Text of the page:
My name is Jessamyn West. I was elected Justice of the Peace in Randolph Vermont on November 6, 2012. My term started February 1st, 2013 and lasts for three years.
More information on what a VT Justice of the Peace does.
voting, now and then
The JP job has a lot more to do with voting than marrying. That is, if you don’t want to, you don’t really have to marry anyone, but part of the gig is checking voter registrations, being present at the polls, delivering ballots to people who can’t be at the polls, and counting write-in votes.
I’ve been digging through the pile of paperwork I got at the Board of Civil Authority meeting (a board I was not on when I went, but I am on now) and it’s mostly straightforward stuff. I’m surprised, as always, just how much of this stuff really is codified and written down. Only sort of related, I found this book on Open Library that talks about how soldiers voted when they were off fighting the Civil War. Sort of interesting if you’re nerdy about this sort of thing. If you, too, are interested check out Voting in the Field, a forgotten chapter of the Civil War.
Since it is now February I am now a Justice of the Peace. Feels mostly the same so far. I’ve amended the header text on this blog. I can now marry anyone who wants to be married in the State of Vermont. From the Board of Civil Authority meeting last night it appears that the majority of my time will be spent counting write-in ballots after Town Meeting next month.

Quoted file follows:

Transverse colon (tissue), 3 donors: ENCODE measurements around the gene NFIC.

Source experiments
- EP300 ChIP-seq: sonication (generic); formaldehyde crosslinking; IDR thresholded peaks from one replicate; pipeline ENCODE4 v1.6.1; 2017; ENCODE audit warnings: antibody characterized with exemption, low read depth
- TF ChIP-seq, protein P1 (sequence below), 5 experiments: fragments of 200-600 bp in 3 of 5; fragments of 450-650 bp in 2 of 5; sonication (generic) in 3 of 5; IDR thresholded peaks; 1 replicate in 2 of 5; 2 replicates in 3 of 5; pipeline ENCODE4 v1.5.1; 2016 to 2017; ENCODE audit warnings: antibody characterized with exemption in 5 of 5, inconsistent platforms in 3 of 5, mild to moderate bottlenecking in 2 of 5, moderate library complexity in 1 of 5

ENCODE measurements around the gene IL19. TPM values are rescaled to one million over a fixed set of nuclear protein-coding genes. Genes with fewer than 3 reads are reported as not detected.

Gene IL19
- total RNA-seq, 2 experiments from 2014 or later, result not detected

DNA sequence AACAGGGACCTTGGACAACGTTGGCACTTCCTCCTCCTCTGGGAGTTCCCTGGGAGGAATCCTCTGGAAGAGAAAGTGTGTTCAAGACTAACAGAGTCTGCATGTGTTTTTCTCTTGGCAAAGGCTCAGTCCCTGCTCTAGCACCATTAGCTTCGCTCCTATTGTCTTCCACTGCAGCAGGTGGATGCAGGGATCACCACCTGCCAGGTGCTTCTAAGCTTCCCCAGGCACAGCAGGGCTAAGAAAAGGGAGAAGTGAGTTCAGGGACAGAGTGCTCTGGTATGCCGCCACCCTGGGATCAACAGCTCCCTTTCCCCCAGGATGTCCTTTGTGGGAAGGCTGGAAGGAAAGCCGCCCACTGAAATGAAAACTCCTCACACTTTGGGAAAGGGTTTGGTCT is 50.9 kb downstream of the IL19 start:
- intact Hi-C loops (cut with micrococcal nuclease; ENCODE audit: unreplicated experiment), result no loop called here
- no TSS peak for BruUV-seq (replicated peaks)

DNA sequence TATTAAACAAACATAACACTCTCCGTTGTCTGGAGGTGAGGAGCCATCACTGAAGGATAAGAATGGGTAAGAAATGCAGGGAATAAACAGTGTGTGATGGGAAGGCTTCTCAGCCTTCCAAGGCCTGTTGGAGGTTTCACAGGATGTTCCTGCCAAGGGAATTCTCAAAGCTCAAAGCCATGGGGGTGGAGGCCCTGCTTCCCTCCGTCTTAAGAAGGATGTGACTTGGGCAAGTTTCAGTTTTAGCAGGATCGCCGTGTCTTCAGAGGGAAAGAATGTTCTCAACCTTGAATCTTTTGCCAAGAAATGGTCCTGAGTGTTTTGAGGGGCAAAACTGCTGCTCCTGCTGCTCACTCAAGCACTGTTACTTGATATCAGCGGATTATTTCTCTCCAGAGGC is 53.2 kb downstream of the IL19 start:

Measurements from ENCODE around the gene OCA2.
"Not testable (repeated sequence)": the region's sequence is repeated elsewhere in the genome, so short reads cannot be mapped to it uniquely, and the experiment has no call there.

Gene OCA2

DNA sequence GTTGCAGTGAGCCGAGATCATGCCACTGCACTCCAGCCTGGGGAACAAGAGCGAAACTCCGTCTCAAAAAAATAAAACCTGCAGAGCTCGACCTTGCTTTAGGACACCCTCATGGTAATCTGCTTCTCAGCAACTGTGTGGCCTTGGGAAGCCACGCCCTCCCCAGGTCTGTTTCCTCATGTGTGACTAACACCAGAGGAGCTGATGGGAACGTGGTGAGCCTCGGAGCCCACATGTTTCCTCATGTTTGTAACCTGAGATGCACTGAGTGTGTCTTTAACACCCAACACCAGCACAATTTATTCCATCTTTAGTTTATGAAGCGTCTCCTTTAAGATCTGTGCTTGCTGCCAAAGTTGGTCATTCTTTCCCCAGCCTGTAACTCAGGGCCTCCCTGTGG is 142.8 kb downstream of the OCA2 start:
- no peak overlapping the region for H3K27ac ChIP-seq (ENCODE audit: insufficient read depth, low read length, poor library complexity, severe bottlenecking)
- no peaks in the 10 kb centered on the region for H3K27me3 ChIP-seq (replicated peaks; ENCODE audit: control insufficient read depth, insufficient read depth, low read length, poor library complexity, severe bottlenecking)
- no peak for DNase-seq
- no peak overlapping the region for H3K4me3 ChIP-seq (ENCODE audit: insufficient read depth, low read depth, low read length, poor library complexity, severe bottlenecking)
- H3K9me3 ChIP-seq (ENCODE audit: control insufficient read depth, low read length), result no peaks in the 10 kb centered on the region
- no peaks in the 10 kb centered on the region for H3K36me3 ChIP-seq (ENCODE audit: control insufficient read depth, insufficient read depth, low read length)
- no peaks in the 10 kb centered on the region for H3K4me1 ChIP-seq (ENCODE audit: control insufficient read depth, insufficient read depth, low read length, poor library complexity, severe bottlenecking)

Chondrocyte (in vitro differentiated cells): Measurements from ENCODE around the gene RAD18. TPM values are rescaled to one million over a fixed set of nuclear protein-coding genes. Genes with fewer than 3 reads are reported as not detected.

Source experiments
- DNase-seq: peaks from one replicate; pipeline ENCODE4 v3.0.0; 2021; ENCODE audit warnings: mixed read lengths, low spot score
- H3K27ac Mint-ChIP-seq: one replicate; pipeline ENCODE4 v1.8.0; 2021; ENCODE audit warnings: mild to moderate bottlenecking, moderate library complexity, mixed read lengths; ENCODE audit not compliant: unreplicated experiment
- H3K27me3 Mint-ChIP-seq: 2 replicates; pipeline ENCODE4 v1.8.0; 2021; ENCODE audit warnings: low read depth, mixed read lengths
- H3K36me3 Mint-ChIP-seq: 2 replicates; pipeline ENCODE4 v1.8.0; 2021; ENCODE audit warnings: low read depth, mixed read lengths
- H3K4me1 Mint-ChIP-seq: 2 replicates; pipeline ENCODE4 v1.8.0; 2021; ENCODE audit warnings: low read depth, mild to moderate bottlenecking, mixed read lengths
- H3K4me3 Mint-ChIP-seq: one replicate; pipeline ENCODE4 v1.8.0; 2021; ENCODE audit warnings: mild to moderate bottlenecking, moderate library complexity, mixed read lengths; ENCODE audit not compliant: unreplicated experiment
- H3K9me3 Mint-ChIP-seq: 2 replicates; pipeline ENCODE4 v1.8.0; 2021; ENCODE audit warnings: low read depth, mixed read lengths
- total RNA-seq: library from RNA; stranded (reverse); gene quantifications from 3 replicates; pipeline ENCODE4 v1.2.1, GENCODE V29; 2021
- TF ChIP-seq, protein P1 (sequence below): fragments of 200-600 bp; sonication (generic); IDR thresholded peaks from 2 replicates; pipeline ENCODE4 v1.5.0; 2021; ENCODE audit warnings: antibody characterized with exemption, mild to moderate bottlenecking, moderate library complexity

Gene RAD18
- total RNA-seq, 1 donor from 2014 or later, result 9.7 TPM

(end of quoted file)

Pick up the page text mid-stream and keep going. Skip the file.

Wishing you great peace and great justice in 2013
I’m going to dial it back a little bit in 2013. The daily posts have been great fun but the pickings are slim until I actually start my post in February (and maybe even after that). Feel free to send on suggested links/images to me, my first name at the gmail machine.
So San Diego was a place before it was a place in the United States. Most people know this What I did not know was how the governmental system worked in places that were sort of becoming part of the US and sort of part of another country. A peek into the digital archives of the University of Southern California finds this neat letter (original written in Spanish but with a translation written in English afterwards) where the JP of San Diego in 1836 writes to the folks in Los Angeles to ask why they’re incommunicado. Based on this Wikipedia page, I believe the translation of the JPs name is wrong and the letter is actually from Santiago Argüello the last full-time Commandant of the area and the second Justice of the Peace (Juez de Paz).